Was judicial review available to Bell? The court said that the availability of judicial review in Canadian voluntary association cases was fact-specific. In reviewing the facts, the court found mala fides on both sides. Bell had ultimately acted against the interests of both the association and CASARA Canada, all over an amount of $60.08, which the court found ‘puzzling’ (at [40]). However, the CASARA bodies were not without fault either. Their actions in relation to the appeal process, in withdrawing their own document of process mid-stream, and in not following due process generally, could not ‘be permitted to stand’ (at [52]). Judicial review was permitted in this case (at [60]):

This case, from an objective point of view, is of sufficient importance as Bell was deprived of an important element of his social and family life.  Bell has been a volunteer since 1995.  Air rescue provides an important service to Canadians.  Canada and Manitoba receive funding from the Department of National Defence to provide this valuable service.  Without volunteers, the service would be diminished if not severely compromised.  The Boards of Canada and Manitoba have increased responsibilities that set them apart from the boards of other volunteer organizations.  Therefore, this is one of those rare cases where judicial review is warranted.

Were the rules of natural justice followed by the association and CASARA Canada? The court held that they were not (at [62]). The main reason for this was that CASARA Canada had Policy Number A-170 which dealt with dispute resolution, but withdrew it in the middle of this dispute. The association and the national body then proceeded as if the Policy did not apply. This was a ‘prima facie error’, which could ‘never be correct or reasonable’ (at [61]). Therefore, the court held that the actions taken by the association and CASARA Canada ‘violated the rules of natural justice’ by failing to follow their own Policy (at [62]).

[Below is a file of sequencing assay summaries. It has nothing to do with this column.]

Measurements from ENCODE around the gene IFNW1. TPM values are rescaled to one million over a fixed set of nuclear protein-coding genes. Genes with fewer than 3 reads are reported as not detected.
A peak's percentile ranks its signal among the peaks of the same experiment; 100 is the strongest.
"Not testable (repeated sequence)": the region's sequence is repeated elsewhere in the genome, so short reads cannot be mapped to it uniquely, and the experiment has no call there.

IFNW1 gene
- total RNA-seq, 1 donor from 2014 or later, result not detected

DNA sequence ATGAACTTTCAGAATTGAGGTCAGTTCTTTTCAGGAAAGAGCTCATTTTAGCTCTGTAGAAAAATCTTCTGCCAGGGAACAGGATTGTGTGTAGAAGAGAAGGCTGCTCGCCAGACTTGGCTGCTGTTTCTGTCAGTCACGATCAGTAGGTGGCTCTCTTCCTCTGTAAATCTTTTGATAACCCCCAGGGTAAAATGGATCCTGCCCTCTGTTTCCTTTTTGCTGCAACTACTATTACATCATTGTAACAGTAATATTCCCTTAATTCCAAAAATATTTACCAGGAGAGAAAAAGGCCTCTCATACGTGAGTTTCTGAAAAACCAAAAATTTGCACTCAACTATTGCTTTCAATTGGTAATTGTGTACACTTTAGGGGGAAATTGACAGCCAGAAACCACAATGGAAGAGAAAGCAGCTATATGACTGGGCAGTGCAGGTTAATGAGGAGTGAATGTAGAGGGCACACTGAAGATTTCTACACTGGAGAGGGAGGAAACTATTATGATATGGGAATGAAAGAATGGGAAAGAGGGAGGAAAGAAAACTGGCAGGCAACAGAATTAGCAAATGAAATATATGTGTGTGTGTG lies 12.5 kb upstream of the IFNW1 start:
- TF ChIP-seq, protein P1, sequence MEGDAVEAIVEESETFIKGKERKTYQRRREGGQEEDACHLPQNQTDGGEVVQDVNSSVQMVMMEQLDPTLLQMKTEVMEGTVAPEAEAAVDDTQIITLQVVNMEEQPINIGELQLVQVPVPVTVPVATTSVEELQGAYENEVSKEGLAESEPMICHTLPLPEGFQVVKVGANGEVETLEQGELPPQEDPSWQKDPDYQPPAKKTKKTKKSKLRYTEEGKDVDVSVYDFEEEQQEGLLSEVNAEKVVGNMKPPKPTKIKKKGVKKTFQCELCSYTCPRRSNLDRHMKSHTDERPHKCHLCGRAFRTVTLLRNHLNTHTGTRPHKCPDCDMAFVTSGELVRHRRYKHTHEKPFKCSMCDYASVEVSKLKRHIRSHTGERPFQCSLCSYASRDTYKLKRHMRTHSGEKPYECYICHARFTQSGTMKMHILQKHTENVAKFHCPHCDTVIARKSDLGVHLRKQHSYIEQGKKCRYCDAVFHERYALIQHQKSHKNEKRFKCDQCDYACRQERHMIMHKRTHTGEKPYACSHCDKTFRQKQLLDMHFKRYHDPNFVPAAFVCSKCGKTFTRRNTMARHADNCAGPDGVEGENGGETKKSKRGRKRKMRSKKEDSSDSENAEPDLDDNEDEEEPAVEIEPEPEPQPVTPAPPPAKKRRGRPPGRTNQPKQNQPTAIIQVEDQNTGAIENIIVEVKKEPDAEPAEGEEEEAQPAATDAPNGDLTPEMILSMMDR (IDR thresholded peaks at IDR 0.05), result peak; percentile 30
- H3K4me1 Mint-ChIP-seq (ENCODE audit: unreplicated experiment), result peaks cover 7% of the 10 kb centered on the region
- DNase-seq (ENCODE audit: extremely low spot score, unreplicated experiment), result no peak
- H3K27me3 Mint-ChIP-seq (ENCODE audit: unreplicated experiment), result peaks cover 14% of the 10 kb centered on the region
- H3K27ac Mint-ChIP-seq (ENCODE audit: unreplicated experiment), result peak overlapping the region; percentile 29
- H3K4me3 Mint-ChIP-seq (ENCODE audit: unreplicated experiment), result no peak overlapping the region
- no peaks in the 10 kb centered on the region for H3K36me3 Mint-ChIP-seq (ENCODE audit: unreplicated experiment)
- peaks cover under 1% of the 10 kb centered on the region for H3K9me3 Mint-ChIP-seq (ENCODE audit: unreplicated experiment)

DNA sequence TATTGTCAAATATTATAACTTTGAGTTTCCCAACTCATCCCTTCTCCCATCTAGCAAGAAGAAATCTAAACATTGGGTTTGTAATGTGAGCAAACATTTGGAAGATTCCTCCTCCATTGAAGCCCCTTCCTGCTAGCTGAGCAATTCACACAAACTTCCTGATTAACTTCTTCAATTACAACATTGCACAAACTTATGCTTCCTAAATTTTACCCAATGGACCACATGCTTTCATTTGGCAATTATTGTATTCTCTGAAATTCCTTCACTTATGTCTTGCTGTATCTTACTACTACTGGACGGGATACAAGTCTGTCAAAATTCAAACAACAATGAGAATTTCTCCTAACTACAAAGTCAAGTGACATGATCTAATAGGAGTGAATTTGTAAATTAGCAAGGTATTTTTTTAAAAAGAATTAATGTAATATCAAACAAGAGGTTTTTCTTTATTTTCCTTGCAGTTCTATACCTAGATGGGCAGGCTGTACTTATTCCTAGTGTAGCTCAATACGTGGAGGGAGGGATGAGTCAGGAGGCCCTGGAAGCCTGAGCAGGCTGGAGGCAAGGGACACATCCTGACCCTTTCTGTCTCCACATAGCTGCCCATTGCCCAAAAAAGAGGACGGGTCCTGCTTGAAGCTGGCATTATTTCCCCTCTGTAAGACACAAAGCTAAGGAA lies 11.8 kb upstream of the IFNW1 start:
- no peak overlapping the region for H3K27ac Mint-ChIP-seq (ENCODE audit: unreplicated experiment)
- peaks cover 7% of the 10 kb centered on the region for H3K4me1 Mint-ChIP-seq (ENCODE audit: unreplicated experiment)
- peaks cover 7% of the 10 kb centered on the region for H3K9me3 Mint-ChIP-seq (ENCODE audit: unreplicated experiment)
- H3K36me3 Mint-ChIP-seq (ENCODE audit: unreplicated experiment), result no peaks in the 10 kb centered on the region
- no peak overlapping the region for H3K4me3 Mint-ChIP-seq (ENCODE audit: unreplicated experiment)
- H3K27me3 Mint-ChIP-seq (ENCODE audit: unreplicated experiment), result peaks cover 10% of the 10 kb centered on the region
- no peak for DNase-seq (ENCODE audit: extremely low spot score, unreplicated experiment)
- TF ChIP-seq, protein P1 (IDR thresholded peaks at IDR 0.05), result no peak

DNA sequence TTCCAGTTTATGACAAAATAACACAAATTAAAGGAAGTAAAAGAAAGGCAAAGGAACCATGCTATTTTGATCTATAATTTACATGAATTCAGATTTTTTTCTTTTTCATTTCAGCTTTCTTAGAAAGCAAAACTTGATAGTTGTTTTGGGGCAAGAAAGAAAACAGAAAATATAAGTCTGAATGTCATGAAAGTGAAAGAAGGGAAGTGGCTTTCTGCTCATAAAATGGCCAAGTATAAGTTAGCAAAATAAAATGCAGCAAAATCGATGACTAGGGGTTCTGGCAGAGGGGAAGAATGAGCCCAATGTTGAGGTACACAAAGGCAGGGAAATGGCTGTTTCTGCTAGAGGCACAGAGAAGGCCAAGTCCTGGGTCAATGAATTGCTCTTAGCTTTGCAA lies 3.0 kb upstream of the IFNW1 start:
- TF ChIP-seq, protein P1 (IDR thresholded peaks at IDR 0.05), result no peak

Thus, although courts were not generally the appropriate venue for determining internal disputes in voluntary associations, this was an exception to that rule (at [67]-[68]):

Volunteer organizations must be held to account when they deny [their] members the protections contained in its foundational documents.  That is a breach of the foundational principles upon which Canada and Manitoba [meaning the CASARA bodies] were founded.  Anything that followed the revocation was a breach of procedural fairness, and therefore the rules of natural justice.  Bell, as with any volunteer, deserves better treatment by organizations that grant them membership. If a volunteer organization is not required to follow its own rules, or if it can change the rules midstream, chaos ensues.  This type of action cannot be condoned.

Relief was granted to Bell which restored his position to that which applied ‘prior to the issuance of the October 17, 2011 Directive #1’ (at [70]). Parties were ordered to bear their own costs since they had both acted in bad faith.

The case may be viewed at: https://www.canlii.org/en/mb/mbqb/doc/2017/2017mbqb123/2017mbqb123.html